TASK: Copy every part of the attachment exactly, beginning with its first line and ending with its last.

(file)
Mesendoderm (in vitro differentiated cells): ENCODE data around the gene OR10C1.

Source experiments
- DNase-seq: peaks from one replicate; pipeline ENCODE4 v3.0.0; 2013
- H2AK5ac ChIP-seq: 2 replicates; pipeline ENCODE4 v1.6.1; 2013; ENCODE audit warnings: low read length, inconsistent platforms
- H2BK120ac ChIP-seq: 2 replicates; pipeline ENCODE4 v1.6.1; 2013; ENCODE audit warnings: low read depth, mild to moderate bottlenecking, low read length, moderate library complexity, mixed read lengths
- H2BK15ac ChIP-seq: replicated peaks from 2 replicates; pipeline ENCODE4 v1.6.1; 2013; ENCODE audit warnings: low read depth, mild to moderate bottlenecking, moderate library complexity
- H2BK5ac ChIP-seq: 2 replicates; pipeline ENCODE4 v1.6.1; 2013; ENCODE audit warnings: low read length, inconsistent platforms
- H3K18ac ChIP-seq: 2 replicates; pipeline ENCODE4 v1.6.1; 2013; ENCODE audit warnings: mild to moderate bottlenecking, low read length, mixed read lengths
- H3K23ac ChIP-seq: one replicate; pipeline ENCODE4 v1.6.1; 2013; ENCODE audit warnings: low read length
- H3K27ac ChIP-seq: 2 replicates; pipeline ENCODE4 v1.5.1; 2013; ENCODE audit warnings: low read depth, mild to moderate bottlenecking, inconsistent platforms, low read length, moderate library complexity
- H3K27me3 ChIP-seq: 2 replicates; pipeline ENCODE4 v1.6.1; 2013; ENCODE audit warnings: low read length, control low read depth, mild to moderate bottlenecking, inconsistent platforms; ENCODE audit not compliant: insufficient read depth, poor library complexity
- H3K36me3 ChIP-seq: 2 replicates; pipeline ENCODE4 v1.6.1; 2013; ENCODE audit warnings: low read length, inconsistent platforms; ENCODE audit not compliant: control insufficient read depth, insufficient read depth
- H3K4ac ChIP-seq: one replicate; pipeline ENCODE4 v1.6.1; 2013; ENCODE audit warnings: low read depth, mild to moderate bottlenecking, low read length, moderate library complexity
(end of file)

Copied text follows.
Mesendoderm (in vitro differentiated cells): ENCODE data around the gene OR10C1.

Source experiments
- DNase-seq: peaks from one replicate; pipeline ENCODE4 v3.0.0; 2013
- H2AK5ac ChIP-seq: 2 replicates; pipeline ENCODE4 v1.6.1; 2013; ENCODE audit warnings: low read length, inconsistent platforms
- H2BK120ac ChIP-seq: 2 replicates; pipeline ENCODE4 v1.6.1; 2013; ENCODE audit warnings: low read depth, mild to moderate bottlenecking, low read length, moderate library complexity, mixed read lengths
- H2BK15ac ChIP-seq: replicated peaks from 2 replicates; pipeline ENCODE4 v1.6.1; 2013; ENCODE audit warnings: low read depth, mild to moderate bottlenecking, moderate library complexity
- H2BK5ac ChIP-seq: 2 replicates; pipeline ENCODE4 v1.6.1; 2013; ENCODE audit warnings: low read length, inconsistent platforms
- H3K18ac ChIP-seq: 2 replicates; pipeline ENCODE4 v1.6.1; 2013; ENCODE audit warnings: mild to moderate bottlenecking, low read length, mixed read lengths
- H3K23ac ChIP-seq: one replicate; pipeline ENCODE4 v1.6.1; 2013; ENCODE audit warnings: low read length
- H3K27ac ChIP-seq: 2 replicates; pipeline ENCODE4 v1.5.1; 2013; ENCODE audit warnings: low read depth, mild to moderate bottlenecking, inconsistent platforms, low read length, moderate library complexity
- H3K27me3 ChIP-seq: 2 replicates; pipeline ENCODE4 v1.6.1; 2013; ENCODE audit warnings: low read length, control low read depth, mild to moderate bottlenecking, inconsistent platforms; ENCODE audit not compliant: insufficient read depth, poor library complexity
- H3K36me3 ChIP-seq: 2 replicates; pipeline ENCODE4 v1.6.1; 2013; ENCODE audit warnings: low read length, inconsistent platforms; ENCODE audit not compliant: control insufficient read depth, insufficient read depth
- H3K4ac ChIP-seq: one replicate; pipeline ENCODE4 v1.6.1; 2013; ENCODE audit warnings: low read depth, mild to moderate bottlenecking, low read length, moderate library complexity